How I Use Project WET: Teaching Children to Protect Water

Heather Hess has organized World Water Day festivals in Stamford for the past three yearsHeather Hess has organized World Water Day festivals in Stamford for the past three years For the past four years, Heather Hess has had plenty to do as the Customs and Trade Compliance Manager for Nestlé Waters North America (NWNA). Even as she oversees imports and exports for the United States and Canada, however, she has taken time each year since 2015 to organize a World Water Day festival using Project WET activities at the NWNA headquarters office in Stamford, CT.

Heather says her motivations for being involved with Project WET come from both personal and professional experience.

Kids at the festival learned about the water cycle using the Incredible Journey activityKids at the festival learned about the water cycle using the Incredible Journey activity “The Project WET activities that we use fall right in line with NWNA’s sustainability story,” Heather explained in a World Water Day post on the NWNA blog. “They teach the children about how precious water is, how they can protect water sources, and the things we all do that impact water and what we can do better.”

“I’m a mother,” she told Project WET recently, “so I really enjoy sharing my passion for learning with children. I love seeing the students’ reactions to the activities and every year,  I learn something from them.”

Heather first used Project WET in 2015 when she organized her first festival. She said  she loves Project WET activities because they are “pertinent, so easy to understand and apply, and fun!”

These NWNA employees joined hundreds of other Nestle Waters employees in teaching kids about water using Project WET on World Water DayThese NWNA employees joined hundreds of other Nestle Waters employees in teaching kids about water using Project WET on World Water Day “Here’s an example: one of the activities we do is about recycling,” Heather wrote. “When the children come into the room, they see items representing trash spread all over the ground. The first thing we tell them is to imagine it’s their yard or neighborhood or playground and what should they do? Pick it up! They collect the trash and put it in a can. Then we take it out and ask them to sort it by type and talk about each – can it be recycled, composted, or can it be reused? Their ideas are so creative and inspiring. We often get responses back from the schools telling us that the students have taken the learning from this activity and applied it to their own lives, both at school and at home. Helping them to make that connection is what makes these events so impactful.”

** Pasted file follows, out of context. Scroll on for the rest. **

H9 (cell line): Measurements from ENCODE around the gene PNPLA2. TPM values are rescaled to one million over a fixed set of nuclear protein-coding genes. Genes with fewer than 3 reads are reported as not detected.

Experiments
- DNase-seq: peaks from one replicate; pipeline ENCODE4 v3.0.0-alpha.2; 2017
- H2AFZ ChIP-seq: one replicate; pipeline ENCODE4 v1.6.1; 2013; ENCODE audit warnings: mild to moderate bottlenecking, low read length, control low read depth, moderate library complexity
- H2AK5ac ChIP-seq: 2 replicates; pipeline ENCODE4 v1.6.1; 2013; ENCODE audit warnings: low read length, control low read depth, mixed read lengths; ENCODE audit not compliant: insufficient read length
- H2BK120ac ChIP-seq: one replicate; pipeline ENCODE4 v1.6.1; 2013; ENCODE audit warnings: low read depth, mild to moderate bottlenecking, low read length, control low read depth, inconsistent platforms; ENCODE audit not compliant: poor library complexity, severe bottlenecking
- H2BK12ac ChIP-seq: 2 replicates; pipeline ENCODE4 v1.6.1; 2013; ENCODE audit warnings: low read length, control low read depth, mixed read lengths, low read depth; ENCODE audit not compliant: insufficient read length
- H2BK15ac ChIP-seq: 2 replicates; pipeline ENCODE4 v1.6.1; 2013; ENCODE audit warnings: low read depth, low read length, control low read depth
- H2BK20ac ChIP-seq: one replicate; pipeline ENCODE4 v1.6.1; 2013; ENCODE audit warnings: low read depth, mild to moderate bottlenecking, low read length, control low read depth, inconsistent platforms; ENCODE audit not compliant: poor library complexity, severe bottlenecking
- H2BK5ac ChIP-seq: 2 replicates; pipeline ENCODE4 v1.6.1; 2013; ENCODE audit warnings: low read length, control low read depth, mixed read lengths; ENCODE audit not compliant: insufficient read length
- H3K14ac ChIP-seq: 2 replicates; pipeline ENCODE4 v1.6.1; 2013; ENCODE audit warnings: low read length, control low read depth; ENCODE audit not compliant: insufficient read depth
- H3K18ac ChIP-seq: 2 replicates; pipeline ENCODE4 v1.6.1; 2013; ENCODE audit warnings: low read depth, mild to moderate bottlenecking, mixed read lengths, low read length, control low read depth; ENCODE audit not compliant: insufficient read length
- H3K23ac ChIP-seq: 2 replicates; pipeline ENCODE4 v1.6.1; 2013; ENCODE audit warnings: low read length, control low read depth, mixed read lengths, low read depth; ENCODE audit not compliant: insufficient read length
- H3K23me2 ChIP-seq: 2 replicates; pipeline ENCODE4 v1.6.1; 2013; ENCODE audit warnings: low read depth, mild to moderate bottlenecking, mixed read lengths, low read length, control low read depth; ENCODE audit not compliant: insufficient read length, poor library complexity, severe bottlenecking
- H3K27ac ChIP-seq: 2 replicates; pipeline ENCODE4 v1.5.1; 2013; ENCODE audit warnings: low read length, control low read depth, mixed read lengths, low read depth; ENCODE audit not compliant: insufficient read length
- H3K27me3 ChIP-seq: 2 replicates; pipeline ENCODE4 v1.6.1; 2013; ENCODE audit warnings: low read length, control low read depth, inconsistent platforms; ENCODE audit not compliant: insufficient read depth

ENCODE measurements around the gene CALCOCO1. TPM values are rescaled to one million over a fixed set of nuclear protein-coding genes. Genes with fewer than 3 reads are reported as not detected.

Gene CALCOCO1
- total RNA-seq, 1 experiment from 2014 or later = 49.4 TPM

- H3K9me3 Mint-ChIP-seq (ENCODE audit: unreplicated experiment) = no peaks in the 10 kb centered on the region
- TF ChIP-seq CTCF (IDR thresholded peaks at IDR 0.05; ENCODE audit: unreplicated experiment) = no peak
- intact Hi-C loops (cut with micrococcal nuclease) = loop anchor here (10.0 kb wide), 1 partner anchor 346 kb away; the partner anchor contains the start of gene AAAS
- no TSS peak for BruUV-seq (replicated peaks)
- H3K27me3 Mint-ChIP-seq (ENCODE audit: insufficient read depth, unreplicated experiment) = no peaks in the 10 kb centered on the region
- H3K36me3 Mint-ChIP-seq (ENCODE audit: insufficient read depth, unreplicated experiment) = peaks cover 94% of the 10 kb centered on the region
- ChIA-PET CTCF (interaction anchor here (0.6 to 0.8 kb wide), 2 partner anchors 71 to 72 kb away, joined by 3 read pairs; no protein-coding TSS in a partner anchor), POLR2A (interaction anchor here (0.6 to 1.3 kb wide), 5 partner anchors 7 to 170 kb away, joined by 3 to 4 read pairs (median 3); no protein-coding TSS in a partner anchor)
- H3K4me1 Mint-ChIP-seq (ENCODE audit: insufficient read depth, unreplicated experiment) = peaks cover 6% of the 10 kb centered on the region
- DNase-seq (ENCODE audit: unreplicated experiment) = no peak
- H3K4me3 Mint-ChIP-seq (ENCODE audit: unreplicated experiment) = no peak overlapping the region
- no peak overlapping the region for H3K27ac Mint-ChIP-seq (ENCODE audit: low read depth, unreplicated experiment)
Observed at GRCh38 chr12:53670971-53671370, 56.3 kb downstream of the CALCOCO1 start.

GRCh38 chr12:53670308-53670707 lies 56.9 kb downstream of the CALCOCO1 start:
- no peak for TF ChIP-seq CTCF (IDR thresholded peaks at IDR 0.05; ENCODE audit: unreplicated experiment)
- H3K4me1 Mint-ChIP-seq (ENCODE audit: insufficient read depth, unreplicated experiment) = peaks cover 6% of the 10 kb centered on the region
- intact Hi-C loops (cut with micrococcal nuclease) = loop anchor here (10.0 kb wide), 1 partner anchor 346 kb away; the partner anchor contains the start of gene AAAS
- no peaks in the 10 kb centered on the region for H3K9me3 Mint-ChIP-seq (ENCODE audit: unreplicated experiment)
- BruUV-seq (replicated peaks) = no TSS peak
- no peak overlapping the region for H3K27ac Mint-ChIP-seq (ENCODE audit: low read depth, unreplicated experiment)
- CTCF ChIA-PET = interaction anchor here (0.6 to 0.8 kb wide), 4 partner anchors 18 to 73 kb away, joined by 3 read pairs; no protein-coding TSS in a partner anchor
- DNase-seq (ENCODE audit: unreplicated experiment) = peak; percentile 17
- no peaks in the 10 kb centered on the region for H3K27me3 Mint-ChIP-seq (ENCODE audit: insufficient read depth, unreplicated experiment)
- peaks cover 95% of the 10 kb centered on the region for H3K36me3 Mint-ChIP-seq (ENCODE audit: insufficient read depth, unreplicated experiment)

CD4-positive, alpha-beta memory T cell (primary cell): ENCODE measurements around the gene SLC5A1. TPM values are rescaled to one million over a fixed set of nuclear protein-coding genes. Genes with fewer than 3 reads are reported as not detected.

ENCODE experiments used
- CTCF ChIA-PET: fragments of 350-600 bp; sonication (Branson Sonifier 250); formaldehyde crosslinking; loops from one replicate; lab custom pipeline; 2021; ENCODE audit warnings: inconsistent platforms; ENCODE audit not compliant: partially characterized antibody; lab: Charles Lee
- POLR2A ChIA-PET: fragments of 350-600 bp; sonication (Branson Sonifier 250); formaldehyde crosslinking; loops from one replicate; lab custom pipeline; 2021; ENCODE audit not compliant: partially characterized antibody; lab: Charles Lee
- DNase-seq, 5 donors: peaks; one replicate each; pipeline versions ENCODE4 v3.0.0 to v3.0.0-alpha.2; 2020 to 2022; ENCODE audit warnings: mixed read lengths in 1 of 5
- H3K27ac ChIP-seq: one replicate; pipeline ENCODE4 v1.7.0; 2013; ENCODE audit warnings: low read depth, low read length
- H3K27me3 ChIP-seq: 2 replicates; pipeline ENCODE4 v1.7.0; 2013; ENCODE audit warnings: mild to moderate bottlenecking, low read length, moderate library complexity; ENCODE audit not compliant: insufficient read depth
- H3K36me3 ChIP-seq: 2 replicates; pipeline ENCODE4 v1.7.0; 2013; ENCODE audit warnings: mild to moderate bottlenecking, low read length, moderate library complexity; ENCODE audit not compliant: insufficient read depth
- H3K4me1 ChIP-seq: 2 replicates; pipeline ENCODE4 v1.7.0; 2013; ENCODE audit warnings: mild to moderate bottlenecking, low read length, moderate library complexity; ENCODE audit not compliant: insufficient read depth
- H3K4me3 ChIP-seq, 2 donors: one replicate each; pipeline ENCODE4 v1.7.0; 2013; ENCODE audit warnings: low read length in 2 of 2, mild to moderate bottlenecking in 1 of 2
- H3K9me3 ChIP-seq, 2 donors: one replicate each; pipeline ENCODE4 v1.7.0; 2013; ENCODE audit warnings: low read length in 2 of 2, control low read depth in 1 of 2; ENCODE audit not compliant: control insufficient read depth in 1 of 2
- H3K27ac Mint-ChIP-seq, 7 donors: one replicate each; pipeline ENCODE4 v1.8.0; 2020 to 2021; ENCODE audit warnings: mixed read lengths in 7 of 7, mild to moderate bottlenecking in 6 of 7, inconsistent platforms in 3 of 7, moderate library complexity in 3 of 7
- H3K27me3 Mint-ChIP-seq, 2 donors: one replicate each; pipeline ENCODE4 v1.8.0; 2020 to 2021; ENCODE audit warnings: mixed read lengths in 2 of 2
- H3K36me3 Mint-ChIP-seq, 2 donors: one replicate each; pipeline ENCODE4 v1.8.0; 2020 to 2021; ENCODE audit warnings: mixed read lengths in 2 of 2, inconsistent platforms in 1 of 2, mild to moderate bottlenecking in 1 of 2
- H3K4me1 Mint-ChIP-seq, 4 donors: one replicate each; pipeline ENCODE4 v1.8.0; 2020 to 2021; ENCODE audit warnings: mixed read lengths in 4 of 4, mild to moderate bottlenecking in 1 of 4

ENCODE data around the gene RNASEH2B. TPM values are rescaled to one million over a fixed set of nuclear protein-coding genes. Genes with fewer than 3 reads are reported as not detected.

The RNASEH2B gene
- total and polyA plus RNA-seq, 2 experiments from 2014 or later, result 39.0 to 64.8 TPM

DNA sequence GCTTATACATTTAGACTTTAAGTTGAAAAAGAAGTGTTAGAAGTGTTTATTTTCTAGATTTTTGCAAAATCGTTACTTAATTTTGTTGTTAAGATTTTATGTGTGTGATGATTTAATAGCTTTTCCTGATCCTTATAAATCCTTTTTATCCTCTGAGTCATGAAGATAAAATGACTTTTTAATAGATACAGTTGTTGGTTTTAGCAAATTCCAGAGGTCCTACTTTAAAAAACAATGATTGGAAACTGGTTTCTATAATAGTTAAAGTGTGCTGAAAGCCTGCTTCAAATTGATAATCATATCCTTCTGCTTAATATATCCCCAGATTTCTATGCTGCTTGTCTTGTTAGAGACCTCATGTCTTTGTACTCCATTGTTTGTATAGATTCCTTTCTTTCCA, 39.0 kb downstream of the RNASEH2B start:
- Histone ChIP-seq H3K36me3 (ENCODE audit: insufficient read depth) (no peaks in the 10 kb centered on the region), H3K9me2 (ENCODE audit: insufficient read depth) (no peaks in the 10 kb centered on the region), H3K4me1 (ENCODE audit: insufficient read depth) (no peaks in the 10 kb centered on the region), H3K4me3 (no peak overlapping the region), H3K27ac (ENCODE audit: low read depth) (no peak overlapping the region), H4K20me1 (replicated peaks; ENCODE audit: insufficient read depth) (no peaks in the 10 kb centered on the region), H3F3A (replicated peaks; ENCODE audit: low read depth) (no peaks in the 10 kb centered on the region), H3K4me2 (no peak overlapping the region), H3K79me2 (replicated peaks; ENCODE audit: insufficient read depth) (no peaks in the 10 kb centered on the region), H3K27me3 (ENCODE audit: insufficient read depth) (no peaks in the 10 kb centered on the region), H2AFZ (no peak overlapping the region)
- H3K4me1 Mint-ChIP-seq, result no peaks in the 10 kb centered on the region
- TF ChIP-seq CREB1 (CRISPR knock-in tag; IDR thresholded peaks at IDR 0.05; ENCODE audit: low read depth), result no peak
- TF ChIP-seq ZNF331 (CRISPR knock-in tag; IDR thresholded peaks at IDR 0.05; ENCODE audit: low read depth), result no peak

Project WET and Nestlé Waters have been working together for more than 20 years, and thousands of employees like Heather have taken part in festivals on World Water Day and throughout the year, reaching hundreds of thousands of children.

“Water is something I think about every day,” Heather concluded. “I’m proud to take part in activities that help focus the world’s attention on it. I encourage everyone to find opportunities to be responsible water stewards every day.”

 

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